Parkland, Florida, parents and students filed suit Wednesday against Broward County, the sheriff, his deputies and the school superintendent in connection with the February 14 massacre at Marjory Stoneman Douglas High School.
Two students and 13 minor students' mothers are plaintiffs in the case, which seeks compensatory and punitive damages, to be determined by a jury.
Yet while attorney Solomon Radner focused on the shooting during a Wednesday news conference, four of the five counts in the lawsuit deal with an incident in which embattled ex-school resource officer Scot Peterson questioned, searched and seized money from a student he suspected of selling drugs.
The seizure occurred on Valentine's Day, hours before the shooting, but that and Peterson's involvement are the only apparent connections to the shooting.
The rest of the suit alleges Broward County Public Schools Superintendent Robert Runcie and Broward Sheriff Scott Israel failed to protect students and claims Peterson and five other deputies' inaction or poor training led to more students being traumatized, injured or killed.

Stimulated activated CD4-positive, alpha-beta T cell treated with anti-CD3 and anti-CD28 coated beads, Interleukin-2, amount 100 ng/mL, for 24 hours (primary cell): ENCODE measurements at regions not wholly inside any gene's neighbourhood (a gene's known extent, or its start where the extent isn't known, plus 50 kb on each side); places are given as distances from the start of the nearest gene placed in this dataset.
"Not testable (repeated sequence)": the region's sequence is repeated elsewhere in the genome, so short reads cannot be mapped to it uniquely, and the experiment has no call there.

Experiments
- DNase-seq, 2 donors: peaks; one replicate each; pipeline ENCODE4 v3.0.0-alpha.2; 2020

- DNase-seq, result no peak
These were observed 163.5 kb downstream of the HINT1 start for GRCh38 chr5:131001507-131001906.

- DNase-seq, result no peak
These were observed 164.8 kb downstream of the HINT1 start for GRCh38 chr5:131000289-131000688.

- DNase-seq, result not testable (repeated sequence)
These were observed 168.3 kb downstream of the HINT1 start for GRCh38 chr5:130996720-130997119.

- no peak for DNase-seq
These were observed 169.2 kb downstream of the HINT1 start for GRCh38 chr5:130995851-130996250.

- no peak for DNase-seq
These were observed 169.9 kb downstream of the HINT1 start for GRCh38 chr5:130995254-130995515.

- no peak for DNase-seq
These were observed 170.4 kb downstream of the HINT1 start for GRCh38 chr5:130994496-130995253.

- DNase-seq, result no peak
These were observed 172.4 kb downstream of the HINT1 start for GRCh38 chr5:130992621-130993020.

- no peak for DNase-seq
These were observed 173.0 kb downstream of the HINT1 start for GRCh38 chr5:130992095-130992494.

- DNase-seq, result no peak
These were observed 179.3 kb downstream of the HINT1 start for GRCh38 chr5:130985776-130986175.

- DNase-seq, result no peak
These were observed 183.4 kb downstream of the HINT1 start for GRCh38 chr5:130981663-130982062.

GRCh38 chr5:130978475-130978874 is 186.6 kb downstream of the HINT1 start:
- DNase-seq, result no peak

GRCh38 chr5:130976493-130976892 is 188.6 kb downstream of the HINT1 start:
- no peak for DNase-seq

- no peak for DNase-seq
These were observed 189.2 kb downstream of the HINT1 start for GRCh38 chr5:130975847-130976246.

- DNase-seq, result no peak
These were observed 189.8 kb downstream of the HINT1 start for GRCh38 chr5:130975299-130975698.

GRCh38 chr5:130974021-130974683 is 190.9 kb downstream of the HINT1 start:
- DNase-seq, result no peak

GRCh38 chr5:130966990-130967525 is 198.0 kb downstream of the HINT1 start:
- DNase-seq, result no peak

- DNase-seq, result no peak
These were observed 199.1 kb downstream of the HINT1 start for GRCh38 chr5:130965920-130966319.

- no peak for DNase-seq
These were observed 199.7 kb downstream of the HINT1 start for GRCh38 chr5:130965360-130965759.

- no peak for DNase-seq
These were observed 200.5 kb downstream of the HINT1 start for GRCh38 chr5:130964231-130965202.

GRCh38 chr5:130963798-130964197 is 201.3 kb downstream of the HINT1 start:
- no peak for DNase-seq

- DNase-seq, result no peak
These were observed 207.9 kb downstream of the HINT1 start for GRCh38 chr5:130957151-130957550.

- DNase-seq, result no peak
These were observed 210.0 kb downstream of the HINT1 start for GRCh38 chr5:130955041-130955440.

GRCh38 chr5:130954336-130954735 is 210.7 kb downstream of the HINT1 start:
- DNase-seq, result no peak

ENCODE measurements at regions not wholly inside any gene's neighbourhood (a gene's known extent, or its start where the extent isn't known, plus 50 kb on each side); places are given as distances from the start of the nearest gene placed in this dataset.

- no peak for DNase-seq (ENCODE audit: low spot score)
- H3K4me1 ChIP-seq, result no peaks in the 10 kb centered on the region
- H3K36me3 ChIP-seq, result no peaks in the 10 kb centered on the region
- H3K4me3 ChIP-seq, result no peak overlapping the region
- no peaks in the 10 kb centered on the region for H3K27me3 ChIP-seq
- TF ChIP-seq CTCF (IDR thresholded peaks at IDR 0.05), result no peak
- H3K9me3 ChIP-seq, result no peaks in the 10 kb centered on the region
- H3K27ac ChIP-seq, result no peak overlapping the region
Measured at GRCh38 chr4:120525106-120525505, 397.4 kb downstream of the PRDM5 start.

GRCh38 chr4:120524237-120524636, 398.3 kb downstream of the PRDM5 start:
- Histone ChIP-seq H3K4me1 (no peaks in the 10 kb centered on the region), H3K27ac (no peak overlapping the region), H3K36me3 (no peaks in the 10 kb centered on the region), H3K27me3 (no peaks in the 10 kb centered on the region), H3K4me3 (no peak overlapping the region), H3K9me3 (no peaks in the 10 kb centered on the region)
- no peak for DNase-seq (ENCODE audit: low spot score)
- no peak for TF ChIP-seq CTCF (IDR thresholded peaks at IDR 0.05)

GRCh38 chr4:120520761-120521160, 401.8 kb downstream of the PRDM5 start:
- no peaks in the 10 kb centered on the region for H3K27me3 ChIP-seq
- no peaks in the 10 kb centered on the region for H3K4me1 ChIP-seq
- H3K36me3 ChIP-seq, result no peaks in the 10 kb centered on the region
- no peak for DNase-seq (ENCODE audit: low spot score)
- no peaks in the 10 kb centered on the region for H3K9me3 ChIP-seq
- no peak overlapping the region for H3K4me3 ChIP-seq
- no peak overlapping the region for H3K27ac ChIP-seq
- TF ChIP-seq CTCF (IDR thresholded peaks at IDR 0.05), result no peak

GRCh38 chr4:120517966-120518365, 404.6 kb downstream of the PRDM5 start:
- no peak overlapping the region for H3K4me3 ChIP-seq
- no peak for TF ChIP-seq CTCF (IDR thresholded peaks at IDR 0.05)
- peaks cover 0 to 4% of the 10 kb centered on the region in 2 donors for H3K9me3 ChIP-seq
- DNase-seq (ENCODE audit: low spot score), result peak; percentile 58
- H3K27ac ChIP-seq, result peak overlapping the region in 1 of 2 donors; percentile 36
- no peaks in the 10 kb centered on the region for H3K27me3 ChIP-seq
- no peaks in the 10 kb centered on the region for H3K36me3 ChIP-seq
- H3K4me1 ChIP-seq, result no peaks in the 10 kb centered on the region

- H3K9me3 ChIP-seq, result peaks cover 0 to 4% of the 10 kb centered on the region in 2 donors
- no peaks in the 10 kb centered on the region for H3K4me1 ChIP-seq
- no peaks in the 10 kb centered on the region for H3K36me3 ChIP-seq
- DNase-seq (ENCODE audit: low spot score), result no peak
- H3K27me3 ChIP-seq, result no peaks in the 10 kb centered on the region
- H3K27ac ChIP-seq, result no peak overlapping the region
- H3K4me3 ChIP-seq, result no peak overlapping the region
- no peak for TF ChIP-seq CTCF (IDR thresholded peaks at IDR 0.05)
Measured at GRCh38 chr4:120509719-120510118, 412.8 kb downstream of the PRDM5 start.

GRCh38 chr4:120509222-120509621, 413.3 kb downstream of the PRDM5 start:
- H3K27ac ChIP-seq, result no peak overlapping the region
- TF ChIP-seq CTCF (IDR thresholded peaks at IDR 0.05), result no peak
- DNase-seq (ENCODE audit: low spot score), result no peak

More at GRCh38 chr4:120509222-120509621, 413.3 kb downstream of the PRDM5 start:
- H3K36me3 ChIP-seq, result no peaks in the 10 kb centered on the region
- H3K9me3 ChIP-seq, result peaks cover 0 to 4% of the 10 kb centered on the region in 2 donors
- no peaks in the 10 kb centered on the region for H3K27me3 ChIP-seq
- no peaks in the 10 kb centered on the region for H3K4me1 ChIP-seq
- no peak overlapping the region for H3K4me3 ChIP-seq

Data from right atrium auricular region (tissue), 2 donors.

READ THE LAWSUIT IN THE WINDOW BELOW
Three of the deputies are identified as John Does one, two and three, and Radner said they were armed, trained and on campus when the shooting began.
"The law enforcement choked that day," Radner said during a news conference. "They caused people to die, and they will have to face the music."
CNN's phone call and emails seeking comment from the county attorney's office were not immediately returned.
Many of the allegations in the suit target Peterson, who has been decried as a coward for his response when the shooting erupted. He has said he followed procedure and was unsure from where the gunshots emanated.
The lawsuit claims Peterson was known in law enforcement circles as "Rod" -- meaning retired on duty -- because of his "lackadaisical" approach to his job.
Peterson: 'Those were my kids'
"His job duties required him to run towards danger at risk of life and limb, and not to run away from danger for the sole purpose of [self-preservation]. His arbitrary and conscience-shocking actions and inactions directly and predictably caused children to die, get injured and get traumatized," the lawsuit says.